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In support of local newspapers

KAREN MEYERS

Wellsboro

Even in the supposedly digital age, small, rural newspapers remain the lifeblood of local communications and businesses.

They cover issues of importance to their readers that would never be covered elsewhere. They provide advertising space for local businesses.

They announce community events that larger media outlets ignore. They keep their communities connected.

The current administration’s recent 20-percent tariff on Canadian newsprint threatens the quality and even the existence of these small papers. American newsprint remains expensive. It is hard to raise subscription and/or advertising prices in areas that are not affluent. It is hard to increase digital subscriptions in areas with older subscribers and spotty internet service. Rural papers are run by small, dedicated staffs who already work a lot for not much money. Editions can become smaller or more infrequent, but that leaves out news readers need.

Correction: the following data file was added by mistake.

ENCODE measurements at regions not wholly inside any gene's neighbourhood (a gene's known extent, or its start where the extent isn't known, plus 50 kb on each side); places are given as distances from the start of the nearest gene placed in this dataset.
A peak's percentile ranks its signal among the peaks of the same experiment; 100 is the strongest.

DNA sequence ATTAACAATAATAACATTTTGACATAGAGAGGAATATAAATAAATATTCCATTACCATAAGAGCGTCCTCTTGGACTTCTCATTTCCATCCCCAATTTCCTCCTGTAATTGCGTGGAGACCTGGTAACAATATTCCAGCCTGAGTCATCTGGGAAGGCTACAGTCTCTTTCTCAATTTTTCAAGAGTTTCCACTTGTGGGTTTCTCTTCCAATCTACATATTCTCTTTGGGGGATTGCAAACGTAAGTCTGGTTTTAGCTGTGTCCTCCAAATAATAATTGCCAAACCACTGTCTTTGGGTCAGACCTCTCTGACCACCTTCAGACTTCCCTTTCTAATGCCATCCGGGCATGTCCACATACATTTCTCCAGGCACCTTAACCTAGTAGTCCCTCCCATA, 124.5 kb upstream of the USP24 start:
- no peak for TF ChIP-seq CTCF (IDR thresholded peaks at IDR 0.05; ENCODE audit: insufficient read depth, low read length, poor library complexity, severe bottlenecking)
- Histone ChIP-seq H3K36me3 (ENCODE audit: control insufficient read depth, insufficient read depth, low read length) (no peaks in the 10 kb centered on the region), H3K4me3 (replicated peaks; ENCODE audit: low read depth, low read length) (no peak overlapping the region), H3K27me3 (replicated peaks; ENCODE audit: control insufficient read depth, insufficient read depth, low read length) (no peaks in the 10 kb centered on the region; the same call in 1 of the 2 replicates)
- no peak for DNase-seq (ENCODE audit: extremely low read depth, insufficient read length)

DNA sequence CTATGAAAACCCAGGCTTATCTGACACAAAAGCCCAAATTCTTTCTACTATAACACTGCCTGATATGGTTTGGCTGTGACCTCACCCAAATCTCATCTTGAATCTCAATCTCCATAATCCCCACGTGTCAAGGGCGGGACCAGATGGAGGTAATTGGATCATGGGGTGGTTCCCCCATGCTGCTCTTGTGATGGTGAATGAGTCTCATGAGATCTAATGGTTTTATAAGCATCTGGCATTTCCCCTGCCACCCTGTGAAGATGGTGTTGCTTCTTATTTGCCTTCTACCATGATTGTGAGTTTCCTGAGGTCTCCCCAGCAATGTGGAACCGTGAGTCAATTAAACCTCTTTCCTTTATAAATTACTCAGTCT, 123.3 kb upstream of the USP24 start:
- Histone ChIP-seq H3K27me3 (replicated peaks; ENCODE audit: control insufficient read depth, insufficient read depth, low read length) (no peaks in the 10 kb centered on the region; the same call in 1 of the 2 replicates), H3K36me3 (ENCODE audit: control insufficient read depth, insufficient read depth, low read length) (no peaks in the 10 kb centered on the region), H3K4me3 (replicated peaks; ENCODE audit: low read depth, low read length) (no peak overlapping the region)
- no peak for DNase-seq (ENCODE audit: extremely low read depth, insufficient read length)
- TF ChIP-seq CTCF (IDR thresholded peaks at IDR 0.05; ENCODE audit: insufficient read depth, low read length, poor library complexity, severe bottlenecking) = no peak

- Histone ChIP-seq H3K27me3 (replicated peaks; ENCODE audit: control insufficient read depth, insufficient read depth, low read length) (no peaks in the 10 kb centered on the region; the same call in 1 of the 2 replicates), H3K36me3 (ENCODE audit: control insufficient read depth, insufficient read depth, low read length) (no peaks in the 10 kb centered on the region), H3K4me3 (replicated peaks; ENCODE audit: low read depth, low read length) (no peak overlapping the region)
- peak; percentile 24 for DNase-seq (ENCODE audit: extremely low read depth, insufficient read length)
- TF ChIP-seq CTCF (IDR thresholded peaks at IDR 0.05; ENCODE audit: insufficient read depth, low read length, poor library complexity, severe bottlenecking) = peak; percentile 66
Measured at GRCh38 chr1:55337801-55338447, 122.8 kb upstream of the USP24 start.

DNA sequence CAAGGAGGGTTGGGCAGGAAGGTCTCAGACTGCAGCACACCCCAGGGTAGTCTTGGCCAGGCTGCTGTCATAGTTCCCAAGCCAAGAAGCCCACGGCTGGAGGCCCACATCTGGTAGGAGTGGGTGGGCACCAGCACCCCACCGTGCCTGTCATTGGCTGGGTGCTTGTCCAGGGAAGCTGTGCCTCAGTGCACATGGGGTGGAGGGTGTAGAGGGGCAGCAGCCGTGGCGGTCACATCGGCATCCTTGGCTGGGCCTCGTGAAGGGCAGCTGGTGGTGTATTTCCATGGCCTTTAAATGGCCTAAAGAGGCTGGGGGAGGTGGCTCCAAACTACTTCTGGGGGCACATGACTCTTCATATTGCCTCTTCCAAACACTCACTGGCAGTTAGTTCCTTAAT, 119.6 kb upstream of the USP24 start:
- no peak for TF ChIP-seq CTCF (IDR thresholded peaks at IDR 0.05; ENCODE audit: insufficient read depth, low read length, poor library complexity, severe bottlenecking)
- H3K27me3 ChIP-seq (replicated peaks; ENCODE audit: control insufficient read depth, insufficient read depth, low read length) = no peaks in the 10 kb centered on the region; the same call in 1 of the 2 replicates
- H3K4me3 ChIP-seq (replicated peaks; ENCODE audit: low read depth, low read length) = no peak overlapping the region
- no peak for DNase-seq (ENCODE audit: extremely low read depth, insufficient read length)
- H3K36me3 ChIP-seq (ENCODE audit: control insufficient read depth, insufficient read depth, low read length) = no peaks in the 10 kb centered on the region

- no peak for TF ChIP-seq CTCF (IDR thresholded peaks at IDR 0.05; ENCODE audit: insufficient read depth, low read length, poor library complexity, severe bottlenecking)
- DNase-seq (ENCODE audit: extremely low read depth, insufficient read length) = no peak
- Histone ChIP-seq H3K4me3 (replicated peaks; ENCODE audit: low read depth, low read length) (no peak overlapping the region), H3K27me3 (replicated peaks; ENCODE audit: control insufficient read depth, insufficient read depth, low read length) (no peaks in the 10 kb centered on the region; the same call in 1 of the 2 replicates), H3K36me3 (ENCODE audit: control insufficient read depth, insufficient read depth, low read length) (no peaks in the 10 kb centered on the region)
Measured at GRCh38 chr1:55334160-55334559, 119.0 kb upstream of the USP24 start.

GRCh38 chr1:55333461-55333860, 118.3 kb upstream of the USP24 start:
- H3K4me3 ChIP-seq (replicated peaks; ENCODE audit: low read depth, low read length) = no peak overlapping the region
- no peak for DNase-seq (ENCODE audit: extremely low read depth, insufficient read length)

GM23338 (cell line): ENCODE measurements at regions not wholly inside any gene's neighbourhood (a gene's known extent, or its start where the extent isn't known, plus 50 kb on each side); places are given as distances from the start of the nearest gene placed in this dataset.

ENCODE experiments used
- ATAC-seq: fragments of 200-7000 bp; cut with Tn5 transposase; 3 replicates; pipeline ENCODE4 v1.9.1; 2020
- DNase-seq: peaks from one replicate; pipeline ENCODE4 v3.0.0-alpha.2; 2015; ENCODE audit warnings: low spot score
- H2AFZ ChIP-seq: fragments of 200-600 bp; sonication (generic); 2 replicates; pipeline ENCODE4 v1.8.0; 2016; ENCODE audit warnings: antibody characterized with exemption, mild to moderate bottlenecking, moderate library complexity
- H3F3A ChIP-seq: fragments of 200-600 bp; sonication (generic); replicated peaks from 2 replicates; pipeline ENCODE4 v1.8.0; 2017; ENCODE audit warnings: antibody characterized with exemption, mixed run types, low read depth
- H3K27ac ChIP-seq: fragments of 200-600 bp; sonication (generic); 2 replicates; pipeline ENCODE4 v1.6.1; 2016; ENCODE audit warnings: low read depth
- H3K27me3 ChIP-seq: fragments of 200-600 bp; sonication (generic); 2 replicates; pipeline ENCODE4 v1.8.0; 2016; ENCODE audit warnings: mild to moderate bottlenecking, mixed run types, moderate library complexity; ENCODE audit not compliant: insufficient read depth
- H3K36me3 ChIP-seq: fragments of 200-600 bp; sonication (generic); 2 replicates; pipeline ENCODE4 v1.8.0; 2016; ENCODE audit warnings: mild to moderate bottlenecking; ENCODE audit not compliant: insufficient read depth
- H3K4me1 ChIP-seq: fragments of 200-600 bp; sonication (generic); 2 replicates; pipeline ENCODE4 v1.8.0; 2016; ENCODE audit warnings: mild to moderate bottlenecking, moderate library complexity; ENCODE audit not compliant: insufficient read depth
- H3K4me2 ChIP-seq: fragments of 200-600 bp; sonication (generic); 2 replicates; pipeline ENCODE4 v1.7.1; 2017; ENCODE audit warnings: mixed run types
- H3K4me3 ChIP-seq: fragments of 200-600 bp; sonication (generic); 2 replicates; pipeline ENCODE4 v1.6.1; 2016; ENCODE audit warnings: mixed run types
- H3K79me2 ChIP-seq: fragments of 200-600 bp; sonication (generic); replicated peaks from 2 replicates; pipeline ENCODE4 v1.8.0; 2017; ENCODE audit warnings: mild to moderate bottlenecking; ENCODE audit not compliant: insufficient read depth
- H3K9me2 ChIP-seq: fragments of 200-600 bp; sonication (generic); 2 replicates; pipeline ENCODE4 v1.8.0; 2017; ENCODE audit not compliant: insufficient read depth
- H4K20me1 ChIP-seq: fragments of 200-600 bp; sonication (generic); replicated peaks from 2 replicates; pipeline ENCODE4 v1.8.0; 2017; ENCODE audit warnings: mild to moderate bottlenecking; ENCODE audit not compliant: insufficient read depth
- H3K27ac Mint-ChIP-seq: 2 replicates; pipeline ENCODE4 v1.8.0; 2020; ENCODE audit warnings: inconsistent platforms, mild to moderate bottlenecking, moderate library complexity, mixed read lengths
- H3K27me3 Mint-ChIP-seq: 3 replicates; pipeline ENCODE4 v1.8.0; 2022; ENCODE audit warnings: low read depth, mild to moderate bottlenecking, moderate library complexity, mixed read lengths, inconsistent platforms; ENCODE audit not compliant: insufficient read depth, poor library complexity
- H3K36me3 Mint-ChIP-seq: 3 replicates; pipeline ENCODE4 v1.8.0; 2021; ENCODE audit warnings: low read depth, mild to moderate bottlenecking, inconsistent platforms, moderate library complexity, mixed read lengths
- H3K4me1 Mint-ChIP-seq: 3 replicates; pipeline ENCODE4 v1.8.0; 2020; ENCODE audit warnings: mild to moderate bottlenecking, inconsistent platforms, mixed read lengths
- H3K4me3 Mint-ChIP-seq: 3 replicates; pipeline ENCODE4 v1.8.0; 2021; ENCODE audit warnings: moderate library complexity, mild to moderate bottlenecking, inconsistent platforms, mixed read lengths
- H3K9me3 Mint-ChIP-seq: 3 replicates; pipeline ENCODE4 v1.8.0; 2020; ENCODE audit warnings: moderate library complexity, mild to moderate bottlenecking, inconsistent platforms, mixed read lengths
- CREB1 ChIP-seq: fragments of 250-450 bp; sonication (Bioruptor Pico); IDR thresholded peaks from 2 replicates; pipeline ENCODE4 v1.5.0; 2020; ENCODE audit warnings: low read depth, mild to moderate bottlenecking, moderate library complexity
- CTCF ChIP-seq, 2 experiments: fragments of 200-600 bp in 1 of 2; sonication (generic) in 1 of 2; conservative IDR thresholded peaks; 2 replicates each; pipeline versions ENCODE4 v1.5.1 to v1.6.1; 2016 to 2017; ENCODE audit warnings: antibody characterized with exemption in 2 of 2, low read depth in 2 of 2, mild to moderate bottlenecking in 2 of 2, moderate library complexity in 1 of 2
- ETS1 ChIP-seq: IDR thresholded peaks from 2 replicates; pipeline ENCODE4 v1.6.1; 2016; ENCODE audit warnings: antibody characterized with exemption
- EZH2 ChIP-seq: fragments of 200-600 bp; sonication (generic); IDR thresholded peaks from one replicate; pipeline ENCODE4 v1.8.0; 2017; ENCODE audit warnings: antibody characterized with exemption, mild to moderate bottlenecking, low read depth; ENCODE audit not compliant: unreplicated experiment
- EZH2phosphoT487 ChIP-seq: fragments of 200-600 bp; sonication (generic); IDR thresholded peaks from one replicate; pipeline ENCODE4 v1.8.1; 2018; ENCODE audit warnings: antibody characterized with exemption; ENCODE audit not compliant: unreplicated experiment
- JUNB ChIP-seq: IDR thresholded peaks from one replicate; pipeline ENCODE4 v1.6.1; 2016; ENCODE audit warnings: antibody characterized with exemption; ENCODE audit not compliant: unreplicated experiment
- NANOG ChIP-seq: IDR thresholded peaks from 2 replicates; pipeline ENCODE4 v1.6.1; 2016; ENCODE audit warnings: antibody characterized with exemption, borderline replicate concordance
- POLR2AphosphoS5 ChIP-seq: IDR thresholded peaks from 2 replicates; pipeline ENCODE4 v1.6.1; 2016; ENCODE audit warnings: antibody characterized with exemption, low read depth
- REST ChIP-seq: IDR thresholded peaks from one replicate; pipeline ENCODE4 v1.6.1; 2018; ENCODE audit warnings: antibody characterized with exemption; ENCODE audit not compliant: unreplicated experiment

U.S. Sen. Susan Collins of Maine has introduced S.2835, the PRINT Act, that would suspend the tariffs while the Commerce Department studies the effect they would have on the newspaper industry.

The bill has 31 bipartisan co-sponsors, including Pennsylvania U.S. Sen. Patrick Toomey, who has repeatedly spoken against President Trump’s trade policies. I have written to Pennsylvania Sen. Bob Casey, urging him to vote for the PRINT Act. U.S. Rep Kristi Noem of South Dakota has introduced a companion bill, H.R. 6031, in the House, with 38 bipartisan co-sponsors. U.S. Rep. Tom Marino is not among them. I have written him, calling for his vote.

I hope other citizens will join me in supporting this bill. Local newspapers are “Friends of the people.”

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